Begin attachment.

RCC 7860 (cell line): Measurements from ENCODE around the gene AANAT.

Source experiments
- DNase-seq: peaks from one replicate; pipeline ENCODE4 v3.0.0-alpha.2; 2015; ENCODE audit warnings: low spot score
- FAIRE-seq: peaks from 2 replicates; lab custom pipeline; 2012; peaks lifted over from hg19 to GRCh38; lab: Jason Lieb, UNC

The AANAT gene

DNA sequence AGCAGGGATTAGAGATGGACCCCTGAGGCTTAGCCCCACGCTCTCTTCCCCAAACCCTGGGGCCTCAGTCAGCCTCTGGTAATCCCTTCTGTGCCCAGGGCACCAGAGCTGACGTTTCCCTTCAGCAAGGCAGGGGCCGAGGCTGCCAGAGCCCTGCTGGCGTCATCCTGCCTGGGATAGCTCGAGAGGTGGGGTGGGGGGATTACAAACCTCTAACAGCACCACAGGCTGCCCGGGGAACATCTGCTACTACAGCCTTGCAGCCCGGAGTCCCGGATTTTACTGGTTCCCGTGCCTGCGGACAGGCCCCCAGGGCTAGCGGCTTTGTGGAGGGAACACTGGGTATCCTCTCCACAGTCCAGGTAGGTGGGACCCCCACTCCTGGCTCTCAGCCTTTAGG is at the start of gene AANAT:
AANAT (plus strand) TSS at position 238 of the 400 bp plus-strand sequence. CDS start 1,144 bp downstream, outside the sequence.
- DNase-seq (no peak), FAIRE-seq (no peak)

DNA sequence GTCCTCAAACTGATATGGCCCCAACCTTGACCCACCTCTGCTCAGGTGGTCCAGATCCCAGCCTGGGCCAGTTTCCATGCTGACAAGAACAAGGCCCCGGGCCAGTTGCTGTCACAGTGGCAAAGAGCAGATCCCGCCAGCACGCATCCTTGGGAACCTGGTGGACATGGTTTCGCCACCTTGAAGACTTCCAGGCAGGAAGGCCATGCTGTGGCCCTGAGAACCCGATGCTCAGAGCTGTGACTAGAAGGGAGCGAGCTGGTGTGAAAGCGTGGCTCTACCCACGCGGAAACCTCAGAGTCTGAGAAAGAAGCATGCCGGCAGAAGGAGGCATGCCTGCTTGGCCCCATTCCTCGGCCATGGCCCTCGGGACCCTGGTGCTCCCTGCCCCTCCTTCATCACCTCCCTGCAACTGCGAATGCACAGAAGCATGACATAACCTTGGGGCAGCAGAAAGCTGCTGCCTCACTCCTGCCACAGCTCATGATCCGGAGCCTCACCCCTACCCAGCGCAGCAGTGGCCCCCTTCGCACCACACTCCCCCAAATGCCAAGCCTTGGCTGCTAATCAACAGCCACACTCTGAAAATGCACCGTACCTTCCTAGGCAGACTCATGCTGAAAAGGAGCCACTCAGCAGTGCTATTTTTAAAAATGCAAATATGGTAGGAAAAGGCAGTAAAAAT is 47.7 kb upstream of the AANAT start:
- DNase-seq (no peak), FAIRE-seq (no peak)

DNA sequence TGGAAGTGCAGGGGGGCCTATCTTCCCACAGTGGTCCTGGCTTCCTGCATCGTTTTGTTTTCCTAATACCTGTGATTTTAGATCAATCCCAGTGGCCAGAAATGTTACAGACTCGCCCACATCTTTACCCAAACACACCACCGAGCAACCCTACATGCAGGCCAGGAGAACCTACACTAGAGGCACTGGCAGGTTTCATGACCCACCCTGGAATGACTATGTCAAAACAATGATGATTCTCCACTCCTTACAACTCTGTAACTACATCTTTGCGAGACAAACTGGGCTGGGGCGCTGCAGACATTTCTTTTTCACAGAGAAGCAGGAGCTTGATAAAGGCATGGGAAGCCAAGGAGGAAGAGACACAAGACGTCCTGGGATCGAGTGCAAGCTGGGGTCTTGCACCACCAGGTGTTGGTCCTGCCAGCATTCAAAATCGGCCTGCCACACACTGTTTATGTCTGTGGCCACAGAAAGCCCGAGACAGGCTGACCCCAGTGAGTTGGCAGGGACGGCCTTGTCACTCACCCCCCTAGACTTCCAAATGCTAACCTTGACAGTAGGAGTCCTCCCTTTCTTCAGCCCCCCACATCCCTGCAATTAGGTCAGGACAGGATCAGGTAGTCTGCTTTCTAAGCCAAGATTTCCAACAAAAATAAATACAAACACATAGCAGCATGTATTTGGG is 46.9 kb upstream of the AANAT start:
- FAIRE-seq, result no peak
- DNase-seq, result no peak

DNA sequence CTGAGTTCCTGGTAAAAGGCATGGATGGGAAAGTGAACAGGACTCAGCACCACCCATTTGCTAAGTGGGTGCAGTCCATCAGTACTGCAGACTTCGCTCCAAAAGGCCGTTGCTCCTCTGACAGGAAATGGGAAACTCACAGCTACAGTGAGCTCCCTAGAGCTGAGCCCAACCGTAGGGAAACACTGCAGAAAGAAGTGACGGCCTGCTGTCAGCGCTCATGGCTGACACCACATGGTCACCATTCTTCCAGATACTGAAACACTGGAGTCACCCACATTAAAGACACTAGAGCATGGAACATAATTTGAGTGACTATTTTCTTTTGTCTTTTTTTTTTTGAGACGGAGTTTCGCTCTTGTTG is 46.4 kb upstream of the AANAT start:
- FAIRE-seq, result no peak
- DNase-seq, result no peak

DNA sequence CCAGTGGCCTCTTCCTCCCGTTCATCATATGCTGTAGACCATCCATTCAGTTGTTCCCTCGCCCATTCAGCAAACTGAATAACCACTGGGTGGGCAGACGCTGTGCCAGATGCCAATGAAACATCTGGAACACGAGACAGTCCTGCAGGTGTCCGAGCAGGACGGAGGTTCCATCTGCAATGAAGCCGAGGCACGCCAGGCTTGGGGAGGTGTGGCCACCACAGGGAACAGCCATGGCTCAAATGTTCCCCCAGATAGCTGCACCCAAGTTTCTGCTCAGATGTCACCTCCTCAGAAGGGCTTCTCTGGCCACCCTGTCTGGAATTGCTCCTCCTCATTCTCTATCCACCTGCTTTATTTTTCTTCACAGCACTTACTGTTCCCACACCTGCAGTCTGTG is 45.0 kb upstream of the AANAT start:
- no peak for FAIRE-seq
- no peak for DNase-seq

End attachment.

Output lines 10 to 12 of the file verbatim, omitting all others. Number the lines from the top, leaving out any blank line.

- DNase-seq (no peak), FAIRE-seq (no peak)

DNA sequence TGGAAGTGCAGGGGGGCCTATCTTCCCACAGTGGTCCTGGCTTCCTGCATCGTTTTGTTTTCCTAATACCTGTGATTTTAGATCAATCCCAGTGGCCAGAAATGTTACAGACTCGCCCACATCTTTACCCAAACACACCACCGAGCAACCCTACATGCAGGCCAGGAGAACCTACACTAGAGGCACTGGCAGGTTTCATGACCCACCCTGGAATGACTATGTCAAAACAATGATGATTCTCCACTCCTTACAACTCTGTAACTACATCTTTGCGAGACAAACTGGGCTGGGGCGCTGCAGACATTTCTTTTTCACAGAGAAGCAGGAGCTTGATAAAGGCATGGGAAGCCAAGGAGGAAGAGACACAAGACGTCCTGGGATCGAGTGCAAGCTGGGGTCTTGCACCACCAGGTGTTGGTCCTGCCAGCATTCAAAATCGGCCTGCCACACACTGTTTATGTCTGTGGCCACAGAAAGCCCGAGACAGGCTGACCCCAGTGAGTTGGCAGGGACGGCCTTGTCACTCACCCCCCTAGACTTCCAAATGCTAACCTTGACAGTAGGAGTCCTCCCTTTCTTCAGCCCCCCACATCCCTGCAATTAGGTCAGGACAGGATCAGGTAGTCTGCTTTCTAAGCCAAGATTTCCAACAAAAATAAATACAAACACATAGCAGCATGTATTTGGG is 46.9 kb upstream of the AANAT start:
- FAIRE-seq, result no peak